Giant (Large & lumbering, stronger than an ox, & nearly as simple-minded)
Drakin (An ancient race, aged, slow, and blessed with wisdom)
Half Elf (Heirs to some elven strengths and weaknesses)
Merfolk (Aquatic folk, strong and able to breath air as well as water)
Raptyr (Agile, hawk-like winged folk of good stamina, natural fliers)
Tabor (Small beast folk, pleasant, quick, and strong willed)

And what order my classes will be:

FoxMUD is set up in a four class system, Mage, Cleric, Thief, Warrior. Each individual player can choose these four classes in any order they desire.

Mage - Can cast powerful offensive and utilitarian spells. Lowest hit points,
High mana. Some defensive spells. Very powerful at higher levels.
Cleric - Can cast great healing and protective spells, and some offensive spells.
Medium hit points, high mana. Can raise dead at higher levels.
Thief - Can backstab, sneak, pick locks and hide. Medium - high hit
points. Can multiple backstab at higher levels.
Warrior - Can withstand great amounts of damage, rescue others, parry
attacks. High hit points. Has multiple attacks at higher levels.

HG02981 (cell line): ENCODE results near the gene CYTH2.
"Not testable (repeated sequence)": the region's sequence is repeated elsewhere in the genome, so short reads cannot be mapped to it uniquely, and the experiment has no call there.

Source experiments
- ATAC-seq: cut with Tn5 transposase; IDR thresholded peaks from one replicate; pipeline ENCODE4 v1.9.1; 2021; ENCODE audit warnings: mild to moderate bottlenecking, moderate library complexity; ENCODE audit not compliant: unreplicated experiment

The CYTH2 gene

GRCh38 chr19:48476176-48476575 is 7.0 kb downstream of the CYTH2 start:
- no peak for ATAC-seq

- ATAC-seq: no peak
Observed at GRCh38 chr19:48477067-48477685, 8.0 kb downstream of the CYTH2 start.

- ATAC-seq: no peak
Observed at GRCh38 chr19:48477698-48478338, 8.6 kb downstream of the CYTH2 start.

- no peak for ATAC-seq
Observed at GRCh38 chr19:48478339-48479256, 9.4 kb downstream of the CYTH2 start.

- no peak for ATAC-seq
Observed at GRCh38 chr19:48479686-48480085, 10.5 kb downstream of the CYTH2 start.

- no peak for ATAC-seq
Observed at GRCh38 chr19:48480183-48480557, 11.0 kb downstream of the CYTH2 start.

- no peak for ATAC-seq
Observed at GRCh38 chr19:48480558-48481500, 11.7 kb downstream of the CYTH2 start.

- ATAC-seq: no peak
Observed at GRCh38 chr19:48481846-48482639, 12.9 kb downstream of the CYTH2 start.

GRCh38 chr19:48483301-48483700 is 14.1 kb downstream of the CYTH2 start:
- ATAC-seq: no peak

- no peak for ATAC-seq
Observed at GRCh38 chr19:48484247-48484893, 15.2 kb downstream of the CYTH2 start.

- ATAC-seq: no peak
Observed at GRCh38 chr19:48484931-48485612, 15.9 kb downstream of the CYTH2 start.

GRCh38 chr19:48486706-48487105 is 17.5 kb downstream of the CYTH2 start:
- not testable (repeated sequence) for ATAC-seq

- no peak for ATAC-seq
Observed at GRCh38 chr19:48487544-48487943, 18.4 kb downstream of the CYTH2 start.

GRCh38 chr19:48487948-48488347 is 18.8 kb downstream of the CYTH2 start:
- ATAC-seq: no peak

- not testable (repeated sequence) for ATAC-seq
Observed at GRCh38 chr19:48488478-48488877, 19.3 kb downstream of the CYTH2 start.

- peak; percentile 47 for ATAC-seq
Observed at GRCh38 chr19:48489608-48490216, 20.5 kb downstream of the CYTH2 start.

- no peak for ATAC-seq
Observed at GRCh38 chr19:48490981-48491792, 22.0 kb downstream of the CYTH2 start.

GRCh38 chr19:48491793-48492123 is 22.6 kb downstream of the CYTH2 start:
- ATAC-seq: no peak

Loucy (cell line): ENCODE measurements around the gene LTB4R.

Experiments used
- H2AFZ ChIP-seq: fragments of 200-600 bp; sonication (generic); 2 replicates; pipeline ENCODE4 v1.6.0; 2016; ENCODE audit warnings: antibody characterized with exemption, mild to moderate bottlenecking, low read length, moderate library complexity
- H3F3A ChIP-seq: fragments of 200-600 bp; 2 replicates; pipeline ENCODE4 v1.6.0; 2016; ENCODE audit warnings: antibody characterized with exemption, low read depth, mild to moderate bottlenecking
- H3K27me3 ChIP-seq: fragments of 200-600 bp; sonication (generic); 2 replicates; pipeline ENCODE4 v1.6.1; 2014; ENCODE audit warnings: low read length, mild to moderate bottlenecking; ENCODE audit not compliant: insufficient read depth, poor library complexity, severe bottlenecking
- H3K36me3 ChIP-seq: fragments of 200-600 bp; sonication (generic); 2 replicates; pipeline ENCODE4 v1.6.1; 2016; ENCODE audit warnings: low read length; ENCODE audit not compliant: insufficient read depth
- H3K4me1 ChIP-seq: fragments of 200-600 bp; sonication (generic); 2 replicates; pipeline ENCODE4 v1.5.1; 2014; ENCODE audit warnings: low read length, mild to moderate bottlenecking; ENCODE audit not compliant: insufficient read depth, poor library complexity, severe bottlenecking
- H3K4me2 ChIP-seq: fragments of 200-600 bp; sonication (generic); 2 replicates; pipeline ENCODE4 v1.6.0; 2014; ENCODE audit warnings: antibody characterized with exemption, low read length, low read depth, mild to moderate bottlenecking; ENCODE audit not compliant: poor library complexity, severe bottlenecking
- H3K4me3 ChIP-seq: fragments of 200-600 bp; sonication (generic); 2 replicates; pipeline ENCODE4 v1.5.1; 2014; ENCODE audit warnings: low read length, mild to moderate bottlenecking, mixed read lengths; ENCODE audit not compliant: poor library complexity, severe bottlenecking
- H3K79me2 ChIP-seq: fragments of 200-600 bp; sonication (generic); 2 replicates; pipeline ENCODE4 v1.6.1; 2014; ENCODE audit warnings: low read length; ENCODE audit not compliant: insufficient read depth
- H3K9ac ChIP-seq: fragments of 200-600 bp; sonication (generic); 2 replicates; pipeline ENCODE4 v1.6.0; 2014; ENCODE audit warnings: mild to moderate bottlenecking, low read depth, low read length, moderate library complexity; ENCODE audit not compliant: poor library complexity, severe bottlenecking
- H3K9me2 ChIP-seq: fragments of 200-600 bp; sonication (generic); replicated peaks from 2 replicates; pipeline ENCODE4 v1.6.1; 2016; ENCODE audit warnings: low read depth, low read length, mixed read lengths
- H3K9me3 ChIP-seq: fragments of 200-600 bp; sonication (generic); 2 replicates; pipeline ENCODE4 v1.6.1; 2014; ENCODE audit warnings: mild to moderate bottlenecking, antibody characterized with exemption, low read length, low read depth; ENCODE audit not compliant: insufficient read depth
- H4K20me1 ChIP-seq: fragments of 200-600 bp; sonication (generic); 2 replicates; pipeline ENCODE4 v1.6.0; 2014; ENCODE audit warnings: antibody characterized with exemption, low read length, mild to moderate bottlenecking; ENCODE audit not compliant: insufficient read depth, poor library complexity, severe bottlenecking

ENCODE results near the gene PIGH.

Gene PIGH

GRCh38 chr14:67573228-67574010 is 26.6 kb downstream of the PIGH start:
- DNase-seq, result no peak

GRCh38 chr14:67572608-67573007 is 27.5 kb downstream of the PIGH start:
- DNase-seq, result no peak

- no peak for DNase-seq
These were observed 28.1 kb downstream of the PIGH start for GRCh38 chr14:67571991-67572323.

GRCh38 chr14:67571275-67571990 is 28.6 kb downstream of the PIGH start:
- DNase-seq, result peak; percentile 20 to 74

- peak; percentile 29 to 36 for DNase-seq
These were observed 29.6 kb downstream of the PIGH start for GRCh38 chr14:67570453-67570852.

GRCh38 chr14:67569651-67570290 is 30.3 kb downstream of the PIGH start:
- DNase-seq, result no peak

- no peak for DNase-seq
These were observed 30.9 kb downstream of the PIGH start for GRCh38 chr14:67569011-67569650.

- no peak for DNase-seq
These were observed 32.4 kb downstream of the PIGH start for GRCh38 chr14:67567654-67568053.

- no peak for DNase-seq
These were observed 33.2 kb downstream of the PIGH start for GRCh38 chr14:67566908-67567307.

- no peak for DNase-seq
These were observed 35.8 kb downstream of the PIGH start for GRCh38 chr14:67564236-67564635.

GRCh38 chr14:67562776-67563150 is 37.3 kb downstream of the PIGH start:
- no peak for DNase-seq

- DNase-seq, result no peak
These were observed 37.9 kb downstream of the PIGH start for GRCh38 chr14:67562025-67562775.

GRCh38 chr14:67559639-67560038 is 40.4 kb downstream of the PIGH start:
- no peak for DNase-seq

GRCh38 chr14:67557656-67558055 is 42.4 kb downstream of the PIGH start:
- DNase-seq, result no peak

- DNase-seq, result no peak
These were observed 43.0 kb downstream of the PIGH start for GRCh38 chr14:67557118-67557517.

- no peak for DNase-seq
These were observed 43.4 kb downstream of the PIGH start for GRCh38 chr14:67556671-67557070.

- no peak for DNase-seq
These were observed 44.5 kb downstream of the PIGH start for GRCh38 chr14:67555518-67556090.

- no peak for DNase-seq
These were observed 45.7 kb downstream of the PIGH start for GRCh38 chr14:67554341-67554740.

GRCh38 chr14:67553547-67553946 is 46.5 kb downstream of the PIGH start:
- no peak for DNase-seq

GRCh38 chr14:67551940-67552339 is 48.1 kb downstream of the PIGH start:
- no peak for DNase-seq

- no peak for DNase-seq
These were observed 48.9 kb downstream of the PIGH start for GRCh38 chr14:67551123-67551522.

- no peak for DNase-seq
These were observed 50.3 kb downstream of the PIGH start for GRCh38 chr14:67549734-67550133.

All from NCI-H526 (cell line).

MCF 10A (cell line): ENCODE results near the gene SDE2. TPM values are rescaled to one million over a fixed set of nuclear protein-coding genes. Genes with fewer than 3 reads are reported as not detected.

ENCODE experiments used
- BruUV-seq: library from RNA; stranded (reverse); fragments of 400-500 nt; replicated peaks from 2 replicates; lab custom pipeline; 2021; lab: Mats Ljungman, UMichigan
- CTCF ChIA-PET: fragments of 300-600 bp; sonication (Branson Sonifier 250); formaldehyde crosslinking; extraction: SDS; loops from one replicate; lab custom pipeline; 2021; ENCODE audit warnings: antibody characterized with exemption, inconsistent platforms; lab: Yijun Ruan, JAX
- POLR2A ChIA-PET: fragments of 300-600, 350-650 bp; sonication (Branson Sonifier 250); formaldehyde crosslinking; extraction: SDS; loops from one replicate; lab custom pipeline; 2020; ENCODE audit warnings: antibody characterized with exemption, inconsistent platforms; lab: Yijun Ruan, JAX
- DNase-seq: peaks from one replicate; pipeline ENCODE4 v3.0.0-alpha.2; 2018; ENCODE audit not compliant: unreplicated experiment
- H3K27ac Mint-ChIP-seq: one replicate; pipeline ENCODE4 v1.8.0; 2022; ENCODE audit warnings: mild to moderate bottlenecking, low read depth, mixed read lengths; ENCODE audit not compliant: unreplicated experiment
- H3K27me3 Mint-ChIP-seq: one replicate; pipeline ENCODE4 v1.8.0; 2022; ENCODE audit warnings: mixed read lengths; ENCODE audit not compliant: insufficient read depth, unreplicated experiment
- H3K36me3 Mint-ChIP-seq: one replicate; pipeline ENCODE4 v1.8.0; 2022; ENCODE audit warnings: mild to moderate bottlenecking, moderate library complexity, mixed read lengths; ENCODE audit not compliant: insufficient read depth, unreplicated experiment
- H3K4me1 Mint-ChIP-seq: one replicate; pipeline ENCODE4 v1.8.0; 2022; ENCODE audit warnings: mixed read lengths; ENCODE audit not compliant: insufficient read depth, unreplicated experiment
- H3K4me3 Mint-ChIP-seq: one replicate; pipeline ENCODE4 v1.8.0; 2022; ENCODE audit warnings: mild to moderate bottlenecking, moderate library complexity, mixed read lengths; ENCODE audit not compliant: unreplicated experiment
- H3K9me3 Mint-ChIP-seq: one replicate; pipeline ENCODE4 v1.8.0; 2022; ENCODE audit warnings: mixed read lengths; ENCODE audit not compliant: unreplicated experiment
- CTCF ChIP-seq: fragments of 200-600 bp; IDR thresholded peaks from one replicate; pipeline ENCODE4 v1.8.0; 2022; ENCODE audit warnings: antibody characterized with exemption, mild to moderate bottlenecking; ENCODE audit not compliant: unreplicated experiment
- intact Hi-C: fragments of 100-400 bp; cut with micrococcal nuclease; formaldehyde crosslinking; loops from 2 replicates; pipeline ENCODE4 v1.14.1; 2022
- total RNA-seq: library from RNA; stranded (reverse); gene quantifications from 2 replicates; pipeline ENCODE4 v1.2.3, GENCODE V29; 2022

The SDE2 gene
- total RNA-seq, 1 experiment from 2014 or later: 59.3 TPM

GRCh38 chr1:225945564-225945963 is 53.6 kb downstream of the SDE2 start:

For example a character can be created that is a M/C/W/T, this character would have great mana totals and mana regeneration. This character however, would have low hit points and a slower hp regeneration rate. Also, this character would have a slow to moderate movement regeneration. Mv also affects sneaking and backstabbing, without mv, a character wouldn't get very far.
Another character example would be a W/T/C/M, this character would have alot of hp, and regen hp quickly, have plenty of movement, but very low mana, and a very low mana regen.
A W/C/M/T would be able to withstand alot of damage, quickly heal themselves, good hp, good mana, maybe a little low on mv.
But this should show that each character is an individual. Each person that chooses to play a Mud has an individual personality, so will their player characters. Depending on what you want, choose your classes wisely and always, enjoy playing FoxMUD.